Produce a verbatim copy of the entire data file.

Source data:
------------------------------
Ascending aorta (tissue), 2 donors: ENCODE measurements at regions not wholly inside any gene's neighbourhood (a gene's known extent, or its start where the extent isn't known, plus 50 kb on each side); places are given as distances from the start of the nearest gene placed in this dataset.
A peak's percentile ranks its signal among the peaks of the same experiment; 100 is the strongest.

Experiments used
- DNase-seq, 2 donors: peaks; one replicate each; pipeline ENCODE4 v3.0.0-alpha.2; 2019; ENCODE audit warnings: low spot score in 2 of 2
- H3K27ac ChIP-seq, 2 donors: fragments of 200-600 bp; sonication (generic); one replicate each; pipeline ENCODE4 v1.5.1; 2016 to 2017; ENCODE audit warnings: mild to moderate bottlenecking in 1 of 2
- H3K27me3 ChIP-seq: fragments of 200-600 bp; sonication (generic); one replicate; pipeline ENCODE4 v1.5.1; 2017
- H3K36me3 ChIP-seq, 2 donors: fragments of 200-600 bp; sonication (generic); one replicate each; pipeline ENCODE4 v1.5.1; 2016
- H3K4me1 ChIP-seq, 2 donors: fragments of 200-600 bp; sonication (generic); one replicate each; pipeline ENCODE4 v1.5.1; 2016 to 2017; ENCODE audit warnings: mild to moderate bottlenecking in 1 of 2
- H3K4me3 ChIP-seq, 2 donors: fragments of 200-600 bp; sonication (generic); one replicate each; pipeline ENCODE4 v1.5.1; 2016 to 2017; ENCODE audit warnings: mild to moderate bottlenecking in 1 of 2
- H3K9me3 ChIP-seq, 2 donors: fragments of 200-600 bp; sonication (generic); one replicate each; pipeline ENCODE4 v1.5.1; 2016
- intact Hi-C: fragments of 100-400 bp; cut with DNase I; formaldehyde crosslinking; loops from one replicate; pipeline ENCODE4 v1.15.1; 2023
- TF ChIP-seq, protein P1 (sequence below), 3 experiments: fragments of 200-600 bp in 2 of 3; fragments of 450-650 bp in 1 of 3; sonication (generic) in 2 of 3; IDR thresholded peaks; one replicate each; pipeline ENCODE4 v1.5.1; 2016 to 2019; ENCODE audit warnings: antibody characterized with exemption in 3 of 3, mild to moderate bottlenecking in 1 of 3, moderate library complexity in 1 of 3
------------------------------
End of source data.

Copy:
Ascending aorta (tissue), 2 donors: ENCODE measurements at regions not wholly inside any gene's neighbourhood (a gene's known extent, or its start where the extent isn't known, plus 50 kb on each side); places are given as distances from the start of the nearest gene placed in this dataset.
A peak's percentile ranks its signal among the peaks of the same experiment; 100 is the strongest.

Experiments used
- DNase-seq, 2 donors: peaks; one replicate each; pipeline ENCODE4 v3.0.0-alpha.2; 2019; ENCODE audit warnings: low spot score in 2 of 2
- H3K27ac ChIP-seq, 2 donors: fragments of 200-600 bp; sonication (generic); one replicate each; pipeline ENCODE4 v1.5.1; 2016 to 2017; ENCODE audit warnings: mild to moderate bottlenecking in 1 of 2
- H3K27me3 ChIP-seq: fragments of 200-600 bp; sonication (generic); one replicate; pipeline ENCODE4 v1.5.1; 2017
- H3K36me3 ChIP-seq, 2 donors: fragments of 200-600 bp; sonication (generic); one replicate each; pipeline ENCODE4 v1.5.1; 2016
- H3K4me1 ChIP-seq, 2 donors: fragments of 200-600 bp; sonication (generic); one replicate each; pipeline ENCODE4 v1.5.1; 2016 to 2017; ENCODE audit warnings: mild to moderate bottlenecking in 1 of 2
- H3K4me3 ChIP-seq, 2 donors: fragments of 200-600 bp; sonication (generic); one replicate each; pipeline ENCODE4 v1.5.1; 2016 to 2017; ENCODE audit warnings: mild to moderate bottlenecking in 1 of 2
- H3K9me3 ChIP-seq, 2 donors: fragments of 200-600 bp; sonication (generic); one replicate each; pipeline ENCODE4 v1.5.1; 2016
- intact Hi-C: fragments of 100-400 bp; cut with DNase I; formaldehyde crosslinking; loops from one replicate; pipeline ENCODE4 v1.15.1; 2023
- TF ChIP-seq, protein P1 (sequence below), 3 experiments: fragments of 200-600 bp in 2 of 3; fragments of 450-650 bp in 1 of 3; sonication (generic) in 2 of 3; IDR thresholded peaks; one replicate each; pipeline ENCODE4 v1.5.1; 2016 to 2019; ENCODE audit warnings: antibody characterized with exemption in 3 of 3, mild to moderate bottlenecking in 1 of 3, moderate library complexity in 1 of 3